Photo Credit: Christopher Gooden

MEADOW LANDS – Catch The Fire hung tough against a host of pursuers Saturday to win the $375,000 final of the Delvin Miller Adios Pace for the Orchids at The Meadows and provide an indelible career highlight for trainer John Ackley and driver Mike Wilder.

Chief Mate rallied for second at 50-1 while the hard-used No Lou Zing was third. The winning time over a sloppy surface was 1:49.3.

This 54th edition of the Pace for the Orchids likely was the most unusual because of COVID-19 restrictions. Usually jam-packed stands seated only a handful of invitees. The apron, usually rocking with fans and live bands, was eerily silent. The presumptive heavy favorite, Papi Rob Hanover, was out of the final with a season-ending injury. As usual, though, the horses provided more than enough drama to make up for any missing elements.

After Elver Hanover seized the early lead from post 9, Wilder and Catch The Fire quarter-poled to the point, where they faced a backside challenge from No Lou Zing.

“I was really worried about that horse,” Wilder said. “He went a humongous trip in the elimination. He showed he can take a lot of air. I couldn’t shake him, and then a whole heard of them come at me. But my horse dug in. He’s true grit.”

Five horses remained live in deep stretch, but none could reach Catch The Fire, the 9-5 wagering favorite off his elimination win last week. Last year’s Kentucky Sires Stake champion, Catch The Fire soared over $400,000 in career earnings.

Charlie Taylor of CT Stables purchased Catch The Fire at Lexington for the bargain-basement price of $15,000. Ackley was so sure that Catch The Fire would go too dearly that he left the auction ring for a sandwich, only to return and find himself the trainer of a son of Captain Treacherous-Dream Outloud. Ackley, who trains a small stable at Ohio’s Fayette County Fairgrounds and operated a forklift for 20 years before switching to racing, called the Adios victory the highlight of his career.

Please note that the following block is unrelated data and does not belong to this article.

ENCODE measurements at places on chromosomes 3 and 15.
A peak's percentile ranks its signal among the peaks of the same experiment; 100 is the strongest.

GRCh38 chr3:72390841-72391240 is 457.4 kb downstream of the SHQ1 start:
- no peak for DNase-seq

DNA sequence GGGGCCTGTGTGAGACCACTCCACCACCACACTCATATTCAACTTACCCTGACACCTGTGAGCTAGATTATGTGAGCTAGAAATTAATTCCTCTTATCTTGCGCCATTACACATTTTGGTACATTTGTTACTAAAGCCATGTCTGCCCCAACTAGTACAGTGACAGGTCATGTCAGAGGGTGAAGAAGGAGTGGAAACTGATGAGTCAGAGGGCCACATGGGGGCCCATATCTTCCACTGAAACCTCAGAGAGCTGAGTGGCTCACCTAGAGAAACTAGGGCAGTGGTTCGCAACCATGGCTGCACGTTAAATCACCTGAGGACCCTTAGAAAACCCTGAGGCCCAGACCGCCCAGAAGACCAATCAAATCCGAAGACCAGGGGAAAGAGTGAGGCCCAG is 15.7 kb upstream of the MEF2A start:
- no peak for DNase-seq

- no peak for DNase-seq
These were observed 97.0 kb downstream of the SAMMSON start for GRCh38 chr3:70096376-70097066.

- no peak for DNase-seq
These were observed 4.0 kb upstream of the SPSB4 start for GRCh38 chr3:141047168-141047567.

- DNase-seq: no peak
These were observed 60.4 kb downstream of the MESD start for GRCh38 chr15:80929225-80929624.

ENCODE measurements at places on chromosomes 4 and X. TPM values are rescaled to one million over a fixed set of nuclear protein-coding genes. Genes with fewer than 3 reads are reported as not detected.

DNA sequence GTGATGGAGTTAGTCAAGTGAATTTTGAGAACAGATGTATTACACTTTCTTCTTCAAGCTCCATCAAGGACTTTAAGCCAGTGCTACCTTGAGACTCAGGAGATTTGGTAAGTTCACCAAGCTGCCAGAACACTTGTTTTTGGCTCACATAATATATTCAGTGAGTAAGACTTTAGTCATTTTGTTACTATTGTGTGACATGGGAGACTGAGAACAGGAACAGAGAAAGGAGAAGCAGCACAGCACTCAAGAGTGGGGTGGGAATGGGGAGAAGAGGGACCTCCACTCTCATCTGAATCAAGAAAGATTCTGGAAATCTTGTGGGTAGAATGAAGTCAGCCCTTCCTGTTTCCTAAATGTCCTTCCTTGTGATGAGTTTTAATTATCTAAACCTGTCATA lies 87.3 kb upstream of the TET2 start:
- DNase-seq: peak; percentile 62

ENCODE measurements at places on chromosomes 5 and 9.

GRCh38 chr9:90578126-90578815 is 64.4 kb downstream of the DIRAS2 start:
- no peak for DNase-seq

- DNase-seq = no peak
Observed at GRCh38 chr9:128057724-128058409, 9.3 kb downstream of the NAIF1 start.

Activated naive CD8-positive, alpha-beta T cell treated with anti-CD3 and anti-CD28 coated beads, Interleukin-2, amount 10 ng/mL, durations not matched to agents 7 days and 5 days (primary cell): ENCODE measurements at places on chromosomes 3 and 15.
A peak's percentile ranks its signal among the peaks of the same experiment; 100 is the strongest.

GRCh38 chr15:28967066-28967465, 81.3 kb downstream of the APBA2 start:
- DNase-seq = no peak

“Its a big win, to have a horse that can compete at this level and win,” Ackley said. “No way I could have imagined this; it’s fantastic.”

For Wilder, the triumph was even more emotional. An Ohio native who has been a fixture at The Meadows for many years, Wilder and his family are exceptionally active in many aspects of racing and the community. His wife, Heather, is a popular interviewer on harness shows while serving as president of the United States Harness Writers Association Keystone Chapter. Their teenage daughters, Scarlett and Lauren, also are active in USHWA. Yet even though Wilder has amassed more than 8,300 career wins, he had never finished better than fourth in an Adios final. He choked up as he tried to describe his emotions.

“This means the world to me,” Wilder said. “The Good Lord is in control of everything in this world, and I was the lucky man today. It means everything for my kids to see it and for my wife to be here. It’s something I’ll never forget. It’s something that may never happen again, although you wish it would.

“I didn’t even think about the empty stands. My family’s here. My mother’s here from Florida. It means the world to me.”

Ackley said Catch The Fire will enjoy a week off while his connections determine his next engagement.

Adios notes: Trainer Ron Burke had his usual busy Adios Day, starting 26 horses on the 16-race card. They produced five victories. … When track announcer Jeff Zidek called Saturday’s Adios, he became only the fourth announcer to call the event over its 54 years. The others: Ken Kadar (1967-1973), Charlie Hinkle (1974-1975), and Roger Huston (1976-2019).

Original source credited to T

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